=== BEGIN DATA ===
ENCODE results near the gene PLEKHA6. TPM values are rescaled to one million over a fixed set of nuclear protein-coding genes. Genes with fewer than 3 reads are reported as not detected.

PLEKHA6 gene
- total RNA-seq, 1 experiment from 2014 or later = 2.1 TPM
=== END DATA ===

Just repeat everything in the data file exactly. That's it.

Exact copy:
ENCODE results near the gene PLEKHA6. TPM values are rescaled to one million over a fixed set of nuclear protein-coding genes. Genes with fewer than 3 reads are reported as not detected.

PLEKHA6 gene
- total RNA-seq, 1 experiment from 2014 or later = 2.1 TPM